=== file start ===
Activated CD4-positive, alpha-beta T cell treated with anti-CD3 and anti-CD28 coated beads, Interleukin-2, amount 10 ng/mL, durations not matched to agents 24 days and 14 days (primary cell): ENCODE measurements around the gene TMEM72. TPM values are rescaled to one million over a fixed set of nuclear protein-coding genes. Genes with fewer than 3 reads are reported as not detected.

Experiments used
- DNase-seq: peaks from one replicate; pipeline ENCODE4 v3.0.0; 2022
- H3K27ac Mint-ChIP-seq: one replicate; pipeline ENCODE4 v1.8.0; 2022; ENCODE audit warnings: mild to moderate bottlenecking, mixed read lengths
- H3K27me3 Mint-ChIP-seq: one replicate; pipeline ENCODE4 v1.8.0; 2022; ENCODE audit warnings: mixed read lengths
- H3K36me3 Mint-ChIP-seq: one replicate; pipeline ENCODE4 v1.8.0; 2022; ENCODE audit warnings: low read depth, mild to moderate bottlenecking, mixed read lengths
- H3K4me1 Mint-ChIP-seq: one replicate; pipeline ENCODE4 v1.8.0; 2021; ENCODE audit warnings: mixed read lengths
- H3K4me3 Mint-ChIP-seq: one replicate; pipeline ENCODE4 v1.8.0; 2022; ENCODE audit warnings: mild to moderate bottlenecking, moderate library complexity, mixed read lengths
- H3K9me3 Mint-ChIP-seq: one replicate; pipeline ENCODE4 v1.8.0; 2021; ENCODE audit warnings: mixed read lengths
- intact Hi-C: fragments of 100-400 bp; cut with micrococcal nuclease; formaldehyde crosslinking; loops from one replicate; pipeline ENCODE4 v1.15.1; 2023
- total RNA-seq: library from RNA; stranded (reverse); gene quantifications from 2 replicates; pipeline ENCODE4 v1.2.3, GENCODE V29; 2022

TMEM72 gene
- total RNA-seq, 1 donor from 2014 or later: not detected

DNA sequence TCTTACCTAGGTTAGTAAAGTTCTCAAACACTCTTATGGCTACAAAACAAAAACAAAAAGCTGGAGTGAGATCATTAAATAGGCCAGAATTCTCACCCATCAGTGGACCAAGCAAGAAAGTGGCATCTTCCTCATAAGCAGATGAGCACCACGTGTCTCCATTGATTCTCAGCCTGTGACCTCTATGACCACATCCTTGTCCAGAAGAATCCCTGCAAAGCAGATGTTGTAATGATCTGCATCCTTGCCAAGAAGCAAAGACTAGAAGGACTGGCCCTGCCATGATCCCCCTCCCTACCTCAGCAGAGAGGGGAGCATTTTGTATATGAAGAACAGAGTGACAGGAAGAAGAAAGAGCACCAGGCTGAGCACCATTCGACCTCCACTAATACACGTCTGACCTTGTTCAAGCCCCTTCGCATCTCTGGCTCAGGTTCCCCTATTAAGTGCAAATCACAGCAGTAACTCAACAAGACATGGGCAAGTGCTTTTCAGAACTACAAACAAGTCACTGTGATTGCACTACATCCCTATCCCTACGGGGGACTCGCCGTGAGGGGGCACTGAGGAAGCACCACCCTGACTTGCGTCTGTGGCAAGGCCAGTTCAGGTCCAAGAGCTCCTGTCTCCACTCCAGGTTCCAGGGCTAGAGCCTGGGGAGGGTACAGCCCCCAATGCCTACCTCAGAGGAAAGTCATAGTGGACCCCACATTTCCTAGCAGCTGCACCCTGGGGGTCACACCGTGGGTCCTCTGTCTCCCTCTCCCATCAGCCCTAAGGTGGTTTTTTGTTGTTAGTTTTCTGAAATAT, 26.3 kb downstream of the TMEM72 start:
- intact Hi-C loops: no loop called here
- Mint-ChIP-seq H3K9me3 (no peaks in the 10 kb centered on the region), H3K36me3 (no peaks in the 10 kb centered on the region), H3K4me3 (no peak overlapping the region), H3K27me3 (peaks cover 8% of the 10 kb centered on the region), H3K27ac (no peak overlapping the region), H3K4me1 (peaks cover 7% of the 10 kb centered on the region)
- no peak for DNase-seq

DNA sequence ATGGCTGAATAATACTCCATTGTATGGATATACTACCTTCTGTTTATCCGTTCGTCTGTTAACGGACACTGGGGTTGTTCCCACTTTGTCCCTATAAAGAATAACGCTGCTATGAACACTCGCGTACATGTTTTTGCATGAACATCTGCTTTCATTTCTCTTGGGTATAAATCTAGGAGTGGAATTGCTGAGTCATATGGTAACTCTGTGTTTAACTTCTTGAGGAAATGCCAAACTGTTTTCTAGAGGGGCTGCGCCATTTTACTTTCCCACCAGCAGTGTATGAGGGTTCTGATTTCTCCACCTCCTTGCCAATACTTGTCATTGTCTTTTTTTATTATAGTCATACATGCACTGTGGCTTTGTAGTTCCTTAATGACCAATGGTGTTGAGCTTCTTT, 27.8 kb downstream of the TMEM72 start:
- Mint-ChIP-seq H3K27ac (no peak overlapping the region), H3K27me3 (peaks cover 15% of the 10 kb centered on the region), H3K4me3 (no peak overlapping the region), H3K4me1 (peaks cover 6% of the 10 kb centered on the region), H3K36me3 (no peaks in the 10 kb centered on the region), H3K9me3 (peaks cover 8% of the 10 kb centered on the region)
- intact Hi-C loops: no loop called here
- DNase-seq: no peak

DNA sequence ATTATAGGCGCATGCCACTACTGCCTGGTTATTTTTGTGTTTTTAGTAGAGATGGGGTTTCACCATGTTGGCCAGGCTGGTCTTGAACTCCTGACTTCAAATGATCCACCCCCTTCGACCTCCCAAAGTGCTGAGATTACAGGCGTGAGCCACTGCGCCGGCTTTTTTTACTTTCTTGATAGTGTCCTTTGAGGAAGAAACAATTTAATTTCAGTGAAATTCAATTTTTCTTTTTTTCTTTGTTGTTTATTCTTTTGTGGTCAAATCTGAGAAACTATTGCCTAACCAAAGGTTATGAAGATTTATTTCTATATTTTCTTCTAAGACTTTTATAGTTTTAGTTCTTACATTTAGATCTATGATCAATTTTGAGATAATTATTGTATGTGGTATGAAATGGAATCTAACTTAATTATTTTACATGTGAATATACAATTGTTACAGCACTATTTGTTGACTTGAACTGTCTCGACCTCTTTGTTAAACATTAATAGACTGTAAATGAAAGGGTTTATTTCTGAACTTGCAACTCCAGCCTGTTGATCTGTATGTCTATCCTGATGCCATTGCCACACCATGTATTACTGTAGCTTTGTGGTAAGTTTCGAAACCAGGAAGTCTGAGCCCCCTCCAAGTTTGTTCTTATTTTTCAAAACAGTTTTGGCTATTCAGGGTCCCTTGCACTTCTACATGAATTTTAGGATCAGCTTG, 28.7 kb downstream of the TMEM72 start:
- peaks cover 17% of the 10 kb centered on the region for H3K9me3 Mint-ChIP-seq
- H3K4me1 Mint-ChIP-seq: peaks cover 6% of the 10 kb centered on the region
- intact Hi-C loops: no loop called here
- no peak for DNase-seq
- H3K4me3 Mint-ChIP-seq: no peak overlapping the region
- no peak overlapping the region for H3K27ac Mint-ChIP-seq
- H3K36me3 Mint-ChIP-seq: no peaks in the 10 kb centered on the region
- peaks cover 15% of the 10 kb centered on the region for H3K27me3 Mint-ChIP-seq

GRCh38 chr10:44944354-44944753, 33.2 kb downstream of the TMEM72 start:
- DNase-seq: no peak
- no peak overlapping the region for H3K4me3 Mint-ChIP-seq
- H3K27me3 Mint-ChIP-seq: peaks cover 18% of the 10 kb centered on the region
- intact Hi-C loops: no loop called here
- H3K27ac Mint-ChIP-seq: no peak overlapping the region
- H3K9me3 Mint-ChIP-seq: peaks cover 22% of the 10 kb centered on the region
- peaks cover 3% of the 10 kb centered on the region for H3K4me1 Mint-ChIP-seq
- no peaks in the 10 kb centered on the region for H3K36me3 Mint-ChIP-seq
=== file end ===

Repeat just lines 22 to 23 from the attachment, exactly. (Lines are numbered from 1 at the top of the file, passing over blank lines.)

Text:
DNA sequence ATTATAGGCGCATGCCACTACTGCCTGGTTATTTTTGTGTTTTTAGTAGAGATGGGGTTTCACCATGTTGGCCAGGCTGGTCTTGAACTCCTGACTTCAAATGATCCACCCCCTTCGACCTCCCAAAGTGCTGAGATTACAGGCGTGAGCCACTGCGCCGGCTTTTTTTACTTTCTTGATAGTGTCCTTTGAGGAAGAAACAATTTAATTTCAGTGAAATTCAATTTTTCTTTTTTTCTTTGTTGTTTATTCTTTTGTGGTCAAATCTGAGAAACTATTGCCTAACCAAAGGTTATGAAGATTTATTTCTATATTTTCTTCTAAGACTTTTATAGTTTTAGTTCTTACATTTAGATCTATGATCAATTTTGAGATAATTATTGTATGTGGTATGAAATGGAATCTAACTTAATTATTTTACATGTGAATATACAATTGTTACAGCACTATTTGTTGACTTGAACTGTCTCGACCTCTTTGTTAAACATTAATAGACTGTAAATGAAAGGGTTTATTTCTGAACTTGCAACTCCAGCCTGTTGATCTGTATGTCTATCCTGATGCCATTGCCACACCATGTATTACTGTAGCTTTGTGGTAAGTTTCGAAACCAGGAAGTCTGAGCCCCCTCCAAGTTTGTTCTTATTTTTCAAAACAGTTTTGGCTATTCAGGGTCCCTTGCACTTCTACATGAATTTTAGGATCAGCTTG, 28.7 kb downstream of the TMEM72 start:
- peaks cover 17% of the 10 kb centered on the region for H3K9me3 Mint-ChIP-seq